I have to confess something here. I grew up playing sports of all kinds, and used to be very proud of my throwing arm. I didn’t have a cannon, but I could throw the ball with accuracy. But it’s been a while, if you know what I mean. Pitching to my team was rather humbling. They would watch me throw bad pitch after bad pitch, waiting for something they could hit. The night of the game against the Millers, I was at second base. I immediately thought of Chuck Knoblauch, the great second baseman of the 1990s, whose career ended when he suddenly was unable to throw from second to first. Fortunately, thanks to Travis’ lights-out pitching, I only made one play on defense, and our first baseman managed to dig my throw out of the dirt. At the plate, I managed a base hit into right field that brought home two runs. My daughter was good enough to record it on her phone. My swing doesn’t exactly look like Altuve (and I certainly don’t run like him), but it was an exciting moment nonetheless.
On Thursday afternoon and Friday, we played a tournament. Kayleigh’s Yankees had started slowly, but by mid-week were a well-oiled machine, so we expected them to win. In our older division, the Rockies seemed like the team to beat. Every kid on their team seemed to be able to hit the ball into the outfield, and they could field the ball on defense, as well. They had no weak spots. Our Phillies had been erratic all week, but did well in the tournament. We played a double-round-robin, and we won four games and lost two—the two we played against the Rockies, of course. Then we won our semifinal against the Marlins and went into the championship game against those powerhouse Rockies. Our kids played hard, with nothing to lose, and managed to win! We celebrated with these ten German teenagers like we’d just won the World Series, then walked to the younger division ballfield just in time to see the Yankees win their championship as well. Seeing our entire family win the championship seemed a little too good to be true, but we enjoyed it!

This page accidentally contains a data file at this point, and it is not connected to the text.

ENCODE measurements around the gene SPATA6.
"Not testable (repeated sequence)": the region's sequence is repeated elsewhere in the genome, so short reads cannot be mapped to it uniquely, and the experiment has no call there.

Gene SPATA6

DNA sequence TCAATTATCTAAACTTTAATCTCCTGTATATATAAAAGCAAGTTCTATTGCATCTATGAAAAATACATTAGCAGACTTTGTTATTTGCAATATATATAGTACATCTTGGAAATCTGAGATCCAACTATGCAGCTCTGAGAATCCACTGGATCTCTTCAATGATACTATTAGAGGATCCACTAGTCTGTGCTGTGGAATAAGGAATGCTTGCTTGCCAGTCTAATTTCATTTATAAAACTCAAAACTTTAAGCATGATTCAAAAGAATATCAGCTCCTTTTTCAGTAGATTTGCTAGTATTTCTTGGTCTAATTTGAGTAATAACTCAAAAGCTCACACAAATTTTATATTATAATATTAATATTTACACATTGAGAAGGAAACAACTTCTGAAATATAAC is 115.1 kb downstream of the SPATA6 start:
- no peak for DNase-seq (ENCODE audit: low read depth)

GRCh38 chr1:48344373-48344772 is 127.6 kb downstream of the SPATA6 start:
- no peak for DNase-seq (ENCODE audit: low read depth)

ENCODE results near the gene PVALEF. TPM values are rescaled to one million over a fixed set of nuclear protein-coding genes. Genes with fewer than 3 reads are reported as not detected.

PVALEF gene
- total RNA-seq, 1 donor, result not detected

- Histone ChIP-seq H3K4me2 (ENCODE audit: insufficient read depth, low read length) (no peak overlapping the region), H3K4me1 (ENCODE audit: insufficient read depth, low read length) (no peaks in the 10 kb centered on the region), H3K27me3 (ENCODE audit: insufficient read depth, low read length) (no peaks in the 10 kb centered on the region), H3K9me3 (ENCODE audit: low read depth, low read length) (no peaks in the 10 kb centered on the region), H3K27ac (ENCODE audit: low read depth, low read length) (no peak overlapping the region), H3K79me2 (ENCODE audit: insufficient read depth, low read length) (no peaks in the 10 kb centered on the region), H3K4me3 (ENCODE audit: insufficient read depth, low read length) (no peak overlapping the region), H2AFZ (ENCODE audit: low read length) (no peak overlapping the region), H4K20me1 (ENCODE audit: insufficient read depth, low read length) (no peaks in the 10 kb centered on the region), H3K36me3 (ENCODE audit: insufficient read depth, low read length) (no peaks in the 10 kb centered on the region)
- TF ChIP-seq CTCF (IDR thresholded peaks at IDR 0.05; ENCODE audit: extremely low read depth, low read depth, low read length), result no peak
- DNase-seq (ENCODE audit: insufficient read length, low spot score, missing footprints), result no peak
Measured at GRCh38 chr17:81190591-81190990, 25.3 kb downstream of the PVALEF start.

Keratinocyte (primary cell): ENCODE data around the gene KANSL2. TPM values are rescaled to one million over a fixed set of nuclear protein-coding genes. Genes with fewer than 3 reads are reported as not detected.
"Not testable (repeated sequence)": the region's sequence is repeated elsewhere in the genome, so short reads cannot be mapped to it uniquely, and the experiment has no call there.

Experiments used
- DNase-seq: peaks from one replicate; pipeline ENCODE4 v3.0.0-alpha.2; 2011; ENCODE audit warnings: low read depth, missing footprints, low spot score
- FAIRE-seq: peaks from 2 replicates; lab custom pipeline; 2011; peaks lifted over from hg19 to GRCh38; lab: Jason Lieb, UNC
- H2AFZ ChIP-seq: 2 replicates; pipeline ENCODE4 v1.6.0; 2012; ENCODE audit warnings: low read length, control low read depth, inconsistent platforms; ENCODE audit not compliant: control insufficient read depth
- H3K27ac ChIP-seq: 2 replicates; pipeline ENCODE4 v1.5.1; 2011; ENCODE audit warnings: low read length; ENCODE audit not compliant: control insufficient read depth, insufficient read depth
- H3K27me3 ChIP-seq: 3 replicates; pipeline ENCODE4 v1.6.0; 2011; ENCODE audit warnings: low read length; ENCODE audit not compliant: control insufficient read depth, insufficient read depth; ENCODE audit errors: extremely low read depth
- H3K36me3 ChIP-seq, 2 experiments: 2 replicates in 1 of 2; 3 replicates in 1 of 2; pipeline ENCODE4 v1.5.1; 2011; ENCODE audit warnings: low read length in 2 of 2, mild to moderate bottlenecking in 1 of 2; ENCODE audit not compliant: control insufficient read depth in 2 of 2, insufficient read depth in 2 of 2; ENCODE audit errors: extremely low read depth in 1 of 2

There were so many blessings to the week. We were hosted by Alex and Judith Haak and their children, Vivian, Sarina and Lennard. They were incredibly gracious hosts. They fed us extremely well (we all gained five pounds at least). The day is long in northern Germany (the sun sets at around 10 PM), so after baseball camp was over each night, we still had time to grill in the backyard, or visit the Kaiser Wilhem Monument looming over Minden, or drive into downtown for a look at a church first established in 805 BC and to eat some spaghetti ice (Ice cream pressed to look like spaghetti…it’s delicious). We loved getting to know this family. In just a few days, they became incredibly dear to us, and we hope to see them again soon. We were impressed with the entire church, who worked so hard all week, from manning the brat wagon and the concession stand to making us lunch each day to washing the jerseys each night. This church is smaller than ours, but very committed to reaching their community for Christ. They are starting an Alpha course soon (a class designed to teach newcomers the basics of the Christian faith). Pray for that effort, for Pastor Olaf and his entire congregation.
For me, perhaps the greatest blessing was getting to do mission work with my family. That was a first for me. Kayleigh went on this trip last year and told us “the whole family needs to go next year.” I said that was impossible. Perhaps we could raise enough for her and one parent to go (I even offered for it to be Carrie instead of me…I know which parent is more important!). But she insisted. I prayed about it and decided even if we have to take a huge financial hit, it was something we should do. Well, thanks to so many generous friends, we didn’t take a huge financial hit. And it was an incredible joy to serve the Lord together.
We each absolutely left a piece of our hearts in Minden, Germany. God is good!